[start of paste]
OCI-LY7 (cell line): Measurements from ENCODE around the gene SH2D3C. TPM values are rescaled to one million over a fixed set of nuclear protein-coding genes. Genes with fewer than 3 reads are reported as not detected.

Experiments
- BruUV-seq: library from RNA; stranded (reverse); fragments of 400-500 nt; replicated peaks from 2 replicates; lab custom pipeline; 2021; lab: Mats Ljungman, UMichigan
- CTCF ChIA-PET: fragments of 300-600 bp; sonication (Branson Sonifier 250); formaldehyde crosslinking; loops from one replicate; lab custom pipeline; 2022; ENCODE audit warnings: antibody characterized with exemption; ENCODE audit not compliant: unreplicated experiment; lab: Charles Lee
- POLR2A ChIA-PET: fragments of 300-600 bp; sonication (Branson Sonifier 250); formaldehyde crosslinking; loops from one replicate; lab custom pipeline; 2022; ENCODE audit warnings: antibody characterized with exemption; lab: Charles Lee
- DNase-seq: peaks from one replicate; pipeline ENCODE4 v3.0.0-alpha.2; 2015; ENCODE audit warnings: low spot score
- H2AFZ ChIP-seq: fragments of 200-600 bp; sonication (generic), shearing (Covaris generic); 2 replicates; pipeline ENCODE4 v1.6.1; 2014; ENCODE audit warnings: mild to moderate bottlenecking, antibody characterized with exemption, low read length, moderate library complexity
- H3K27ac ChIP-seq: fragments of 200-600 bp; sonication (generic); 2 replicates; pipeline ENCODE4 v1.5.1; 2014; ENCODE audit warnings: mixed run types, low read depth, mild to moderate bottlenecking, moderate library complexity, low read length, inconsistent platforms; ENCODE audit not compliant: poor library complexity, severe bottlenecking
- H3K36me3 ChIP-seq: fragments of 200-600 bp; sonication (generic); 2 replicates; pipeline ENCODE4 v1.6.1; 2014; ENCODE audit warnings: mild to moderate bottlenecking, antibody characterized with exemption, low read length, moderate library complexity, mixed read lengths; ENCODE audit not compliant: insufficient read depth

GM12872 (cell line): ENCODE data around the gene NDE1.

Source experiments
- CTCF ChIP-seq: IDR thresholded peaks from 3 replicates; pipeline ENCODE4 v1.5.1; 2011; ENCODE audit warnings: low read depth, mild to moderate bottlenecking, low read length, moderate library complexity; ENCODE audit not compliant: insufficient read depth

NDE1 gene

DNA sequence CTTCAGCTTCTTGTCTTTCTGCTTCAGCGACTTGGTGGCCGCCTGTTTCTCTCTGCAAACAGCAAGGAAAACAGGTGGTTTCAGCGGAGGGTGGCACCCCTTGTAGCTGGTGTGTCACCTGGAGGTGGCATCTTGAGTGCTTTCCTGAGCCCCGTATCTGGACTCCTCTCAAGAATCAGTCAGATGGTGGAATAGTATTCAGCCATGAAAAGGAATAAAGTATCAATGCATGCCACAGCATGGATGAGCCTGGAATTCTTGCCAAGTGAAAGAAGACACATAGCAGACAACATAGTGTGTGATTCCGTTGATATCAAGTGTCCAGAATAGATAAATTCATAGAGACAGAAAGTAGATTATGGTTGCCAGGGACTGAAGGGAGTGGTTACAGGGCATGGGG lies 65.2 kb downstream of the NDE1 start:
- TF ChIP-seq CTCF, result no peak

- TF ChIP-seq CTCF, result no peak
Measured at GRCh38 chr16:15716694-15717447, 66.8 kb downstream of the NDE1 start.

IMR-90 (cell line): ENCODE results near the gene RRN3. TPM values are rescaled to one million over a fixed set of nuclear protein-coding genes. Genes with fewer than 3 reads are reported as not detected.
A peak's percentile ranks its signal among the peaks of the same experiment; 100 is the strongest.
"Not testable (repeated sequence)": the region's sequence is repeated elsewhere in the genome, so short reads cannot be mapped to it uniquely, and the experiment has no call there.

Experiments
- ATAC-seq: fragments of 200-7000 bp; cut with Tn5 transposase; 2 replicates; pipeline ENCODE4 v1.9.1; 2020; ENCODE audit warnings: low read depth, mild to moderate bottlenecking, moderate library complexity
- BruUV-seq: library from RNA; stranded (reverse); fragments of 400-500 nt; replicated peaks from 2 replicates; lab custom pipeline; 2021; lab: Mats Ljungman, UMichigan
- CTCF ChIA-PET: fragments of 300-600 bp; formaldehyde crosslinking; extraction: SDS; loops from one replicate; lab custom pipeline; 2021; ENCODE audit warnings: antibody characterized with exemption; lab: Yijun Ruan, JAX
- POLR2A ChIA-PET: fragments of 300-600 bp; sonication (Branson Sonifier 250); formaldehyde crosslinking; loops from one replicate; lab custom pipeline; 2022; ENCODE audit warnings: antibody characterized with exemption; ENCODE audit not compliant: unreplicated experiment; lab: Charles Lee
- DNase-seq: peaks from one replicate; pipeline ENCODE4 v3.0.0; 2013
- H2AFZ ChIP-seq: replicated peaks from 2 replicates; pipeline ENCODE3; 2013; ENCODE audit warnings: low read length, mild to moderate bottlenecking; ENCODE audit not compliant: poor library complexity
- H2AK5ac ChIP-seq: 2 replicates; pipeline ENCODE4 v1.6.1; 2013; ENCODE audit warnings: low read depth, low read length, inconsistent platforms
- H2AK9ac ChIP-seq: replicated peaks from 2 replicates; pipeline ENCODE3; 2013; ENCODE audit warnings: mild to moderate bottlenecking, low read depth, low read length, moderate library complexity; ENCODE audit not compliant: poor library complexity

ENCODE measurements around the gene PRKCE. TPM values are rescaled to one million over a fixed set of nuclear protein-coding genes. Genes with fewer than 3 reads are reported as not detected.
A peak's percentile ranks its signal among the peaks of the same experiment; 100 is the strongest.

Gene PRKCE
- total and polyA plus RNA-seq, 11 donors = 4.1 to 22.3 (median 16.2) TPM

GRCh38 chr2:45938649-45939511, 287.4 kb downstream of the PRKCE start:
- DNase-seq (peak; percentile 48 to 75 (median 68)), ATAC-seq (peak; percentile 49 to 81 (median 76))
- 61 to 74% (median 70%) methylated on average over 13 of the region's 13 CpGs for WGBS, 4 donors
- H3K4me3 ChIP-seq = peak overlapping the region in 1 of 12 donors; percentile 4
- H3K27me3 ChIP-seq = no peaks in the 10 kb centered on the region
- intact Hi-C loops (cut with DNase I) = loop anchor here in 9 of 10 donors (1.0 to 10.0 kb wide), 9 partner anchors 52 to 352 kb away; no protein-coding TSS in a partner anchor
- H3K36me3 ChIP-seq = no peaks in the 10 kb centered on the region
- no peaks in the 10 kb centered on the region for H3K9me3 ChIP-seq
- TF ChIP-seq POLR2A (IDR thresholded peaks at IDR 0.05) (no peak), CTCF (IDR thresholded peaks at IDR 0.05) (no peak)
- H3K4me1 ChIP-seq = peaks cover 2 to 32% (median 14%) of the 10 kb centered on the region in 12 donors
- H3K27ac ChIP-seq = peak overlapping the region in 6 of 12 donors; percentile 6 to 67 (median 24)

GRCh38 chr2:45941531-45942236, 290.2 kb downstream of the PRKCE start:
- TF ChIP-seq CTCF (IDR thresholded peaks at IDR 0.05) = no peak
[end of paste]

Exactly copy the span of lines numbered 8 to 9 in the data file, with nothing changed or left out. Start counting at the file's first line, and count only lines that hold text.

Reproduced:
- H3K27ac ChIP-seq: fragments of 200-600 bp; sonication (generic); 2 replicates; pipeline ENCODE4 v1.5.1; 2014; ENCODE audit warnings: mixed run types, low read depth, mild to moderate bottlenecking, moderate library complexity, low read length, inconsistent platforms; ENCODE audit not compliant: poor library complexity, severe bottlenecking
- H3K36me3 ChIP-seq: fragments of 200-600 bp; sonication (generic); 2 replicates; pipeline ENCODE4 v1.6.1; 2014; ENCODE audit warnings: mild to moderate bottlenecking, antibody characterized with exemption, low read length, moderate library complexity, mixed read lengths; ENCODE audit not compliant: insufficient read depth